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The role and management of art within the public arena is by its very nature a delicate and much debated question, but even more so in present times. The institution, a priori guarantor of the interests of the res publica, assumes the responsibility for adjudicating resources to what is the best and most suitable, however: for whom and in what way? The museum in the art world represents the place where this mission is deposited. A mission at times impossible, that the Dutch theorist Mieke Bal explains with the concept “Framing” [[Bal, Miecke. “Enmarcado. A conceptos viajeros de las humanidades. Una guia de viaje”, 2009, Murcia]]. To frame, is to close the perimeter, and for this Bal describes the hanging of an exhibition as a “lock-in” (a closure, as much as an ambush). That is to say the context –the museum, the architectures, its agents, the collection… -, entraps the works within processes of signification in a particular mise-en-scène, orchestrated by the institution’s web of interests. The first piece that we find in the exhibition space of the biennial is a paradigmatic representation of the ambush. The cut out and mounted comic vignettes by Martin Vitaliti, are the threads behind this network, practically devoid of image and text, they are proposed as snares that have liberated the comic to ensnare art.
The Leandre Cristòfol biennial of Lleida, that can be visited at the Centro de arte La Panera in Lleida until 28 April, doesn´t produce its own work, like other biennials, so much as it acquires work that has already been produced. Alongside the traditional labels with pedagogical aims that describe the works, there are a few little labels that announce the pieces as “Work Acquired”; these little notes, with just two words, are what immediately situate the works and their creators within the artistic stratosphere. The museum exercises a legitimating power, determining who are the winners; it is not innovative, no risks are taken, so much as by pronouncing itself in favour of artists with a certain trajectory in emerging or more consolidated circuits, it confirms their general interest.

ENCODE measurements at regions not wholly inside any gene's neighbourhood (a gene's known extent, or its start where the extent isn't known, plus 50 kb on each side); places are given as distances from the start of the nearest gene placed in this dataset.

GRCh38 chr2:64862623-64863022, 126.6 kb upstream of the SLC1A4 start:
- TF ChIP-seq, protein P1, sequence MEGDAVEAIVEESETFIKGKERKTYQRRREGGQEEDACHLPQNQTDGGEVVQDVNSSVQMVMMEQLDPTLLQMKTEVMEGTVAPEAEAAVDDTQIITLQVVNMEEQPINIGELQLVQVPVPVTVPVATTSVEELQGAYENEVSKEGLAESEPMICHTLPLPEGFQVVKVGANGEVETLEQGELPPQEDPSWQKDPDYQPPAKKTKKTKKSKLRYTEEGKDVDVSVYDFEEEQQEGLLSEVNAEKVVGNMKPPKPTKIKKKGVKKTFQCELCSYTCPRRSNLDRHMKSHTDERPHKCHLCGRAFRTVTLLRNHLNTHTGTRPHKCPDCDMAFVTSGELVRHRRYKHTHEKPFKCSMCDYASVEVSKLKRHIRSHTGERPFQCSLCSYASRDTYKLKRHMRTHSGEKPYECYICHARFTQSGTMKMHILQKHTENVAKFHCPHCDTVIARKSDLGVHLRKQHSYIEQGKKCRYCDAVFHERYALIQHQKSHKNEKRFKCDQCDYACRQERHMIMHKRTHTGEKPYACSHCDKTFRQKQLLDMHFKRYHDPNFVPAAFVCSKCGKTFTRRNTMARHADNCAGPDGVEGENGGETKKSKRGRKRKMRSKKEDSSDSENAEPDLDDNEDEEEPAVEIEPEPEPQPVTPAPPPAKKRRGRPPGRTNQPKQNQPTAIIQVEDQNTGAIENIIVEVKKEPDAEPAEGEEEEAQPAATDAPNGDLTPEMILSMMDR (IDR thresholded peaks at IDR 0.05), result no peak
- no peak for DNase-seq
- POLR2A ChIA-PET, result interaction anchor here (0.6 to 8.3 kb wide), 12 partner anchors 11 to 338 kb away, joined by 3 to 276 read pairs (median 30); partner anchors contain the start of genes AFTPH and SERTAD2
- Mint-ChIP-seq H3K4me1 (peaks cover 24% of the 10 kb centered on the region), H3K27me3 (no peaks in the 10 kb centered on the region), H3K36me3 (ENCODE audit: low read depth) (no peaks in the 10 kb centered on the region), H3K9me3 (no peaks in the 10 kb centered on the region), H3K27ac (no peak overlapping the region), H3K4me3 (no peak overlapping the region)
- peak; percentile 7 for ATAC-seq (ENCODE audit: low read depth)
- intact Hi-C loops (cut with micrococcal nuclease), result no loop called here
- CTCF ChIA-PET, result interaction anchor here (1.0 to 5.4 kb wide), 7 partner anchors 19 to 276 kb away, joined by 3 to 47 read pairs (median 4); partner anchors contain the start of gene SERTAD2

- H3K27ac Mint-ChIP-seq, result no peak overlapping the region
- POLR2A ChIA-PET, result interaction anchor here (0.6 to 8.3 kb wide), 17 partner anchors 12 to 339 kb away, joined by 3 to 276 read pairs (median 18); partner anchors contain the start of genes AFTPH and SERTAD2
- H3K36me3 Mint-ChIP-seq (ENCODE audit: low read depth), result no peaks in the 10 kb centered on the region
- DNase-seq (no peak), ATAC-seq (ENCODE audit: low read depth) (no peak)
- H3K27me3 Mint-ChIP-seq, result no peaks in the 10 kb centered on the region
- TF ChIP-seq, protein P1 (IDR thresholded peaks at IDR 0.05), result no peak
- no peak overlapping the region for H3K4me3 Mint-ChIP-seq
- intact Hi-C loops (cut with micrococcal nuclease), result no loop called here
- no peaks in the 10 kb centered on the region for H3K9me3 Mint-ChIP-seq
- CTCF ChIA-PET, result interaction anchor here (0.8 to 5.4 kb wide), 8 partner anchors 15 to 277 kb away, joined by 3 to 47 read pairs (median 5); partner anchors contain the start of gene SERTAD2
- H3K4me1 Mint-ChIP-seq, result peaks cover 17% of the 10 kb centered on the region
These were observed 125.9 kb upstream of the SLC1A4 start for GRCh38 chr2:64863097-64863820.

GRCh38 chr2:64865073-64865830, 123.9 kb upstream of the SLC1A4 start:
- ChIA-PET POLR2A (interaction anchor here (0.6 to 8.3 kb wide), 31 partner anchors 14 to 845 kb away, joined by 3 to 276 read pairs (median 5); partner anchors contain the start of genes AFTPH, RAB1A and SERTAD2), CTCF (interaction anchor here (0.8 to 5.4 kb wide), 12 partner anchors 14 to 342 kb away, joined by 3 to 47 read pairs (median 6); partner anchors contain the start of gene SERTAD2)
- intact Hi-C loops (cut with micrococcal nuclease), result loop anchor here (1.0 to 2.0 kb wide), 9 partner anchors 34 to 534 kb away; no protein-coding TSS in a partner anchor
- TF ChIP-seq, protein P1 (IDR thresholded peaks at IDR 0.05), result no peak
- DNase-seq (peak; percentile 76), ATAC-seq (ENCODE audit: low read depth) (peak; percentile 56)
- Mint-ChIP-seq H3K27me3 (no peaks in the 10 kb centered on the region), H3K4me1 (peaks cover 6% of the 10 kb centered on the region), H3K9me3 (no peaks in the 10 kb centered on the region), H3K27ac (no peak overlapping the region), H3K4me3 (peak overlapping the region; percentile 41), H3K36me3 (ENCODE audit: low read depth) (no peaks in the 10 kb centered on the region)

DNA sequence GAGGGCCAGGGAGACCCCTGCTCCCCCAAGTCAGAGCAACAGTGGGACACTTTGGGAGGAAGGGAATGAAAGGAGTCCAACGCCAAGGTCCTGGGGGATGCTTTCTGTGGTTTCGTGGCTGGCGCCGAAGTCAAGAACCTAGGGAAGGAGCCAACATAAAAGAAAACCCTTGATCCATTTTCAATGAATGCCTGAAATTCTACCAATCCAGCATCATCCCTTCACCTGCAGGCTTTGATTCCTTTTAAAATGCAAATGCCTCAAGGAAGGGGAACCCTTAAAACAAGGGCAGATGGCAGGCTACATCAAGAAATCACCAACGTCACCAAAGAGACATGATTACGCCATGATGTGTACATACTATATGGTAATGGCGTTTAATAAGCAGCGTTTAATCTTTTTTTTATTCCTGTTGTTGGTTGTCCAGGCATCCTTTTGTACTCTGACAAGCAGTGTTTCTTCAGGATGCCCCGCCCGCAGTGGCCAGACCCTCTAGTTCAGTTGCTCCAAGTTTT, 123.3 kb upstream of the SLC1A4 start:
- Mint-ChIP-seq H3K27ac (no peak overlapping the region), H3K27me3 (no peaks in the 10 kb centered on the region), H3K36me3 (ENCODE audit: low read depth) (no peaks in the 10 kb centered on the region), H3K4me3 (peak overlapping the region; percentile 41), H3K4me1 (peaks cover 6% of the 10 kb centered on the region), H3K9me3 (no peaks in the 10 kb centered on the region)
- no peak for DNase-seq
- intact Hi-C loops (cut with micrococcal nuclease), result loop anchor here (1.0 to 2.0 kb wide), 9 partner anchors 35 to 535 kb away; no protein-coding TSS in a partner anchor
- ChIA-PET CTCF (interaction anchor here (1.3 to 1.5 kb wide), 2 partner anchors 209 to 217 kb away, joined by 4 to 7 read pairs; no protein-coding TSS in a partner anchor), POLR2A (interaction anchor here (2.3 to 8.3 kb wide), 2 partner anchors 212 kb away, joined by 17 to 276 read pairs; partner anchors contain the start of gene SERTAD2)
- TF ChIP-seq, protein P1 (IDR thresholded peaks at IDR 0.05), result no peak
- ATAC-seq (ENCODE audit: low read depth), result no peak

It’s just that “the museum always arrives late”. This phrase pronounced in a lucid moment by Cristina Gómez, magnificently describes the situation of this biennial that is tied to the objective of acquiring works to build up the collection. It confines its role to the intuitive choice of a few pieces that will one day remind us of “those that were”, converting the visit to the museum in a futuristic historical experience: we’re seeing what the institution wants to be understood and remembered as contemporary Catalan and Spanish art, in the future.
But the current situation of public resources doesn’t facilitate the objective proposed by the Biennial, and La Panera also expresses the difficulties they are facing: “[art centres] see how works slip through their hands to enter into the art market with no possibility of retaining them.” Retain them!
The concept of the museum as a freezer is not my idea. Oriol Vilanova has various pieces exhibited in this edition in La Panera, amongst which are ‘Mausoleums’, a very opportune title for this collection of postcards of old museums and curiosity cabinets. But the project that he made in La Virreina, “They can’t die” of 2011, expresses this idea much more specifically: a dialogue between three characters who seek immortality W. Disney, Lenin and Dalí. Three characters who, like the works, are dead. Or again following on from Bal, the museum becomes an ambush, it concedes immortality and as such its content is dead.
Any way, and as the museum itself expresses, with its protests, the situation is changing. The legitimizing function of the museum seems to be diminishing in consonance with the institutional crisis and the canon of place is also changing, maybe to return it again to beyond the institution. The drawing by Quim Packard that heads this text is a fantastic illustration of this situation, one that we need to pay close attention to.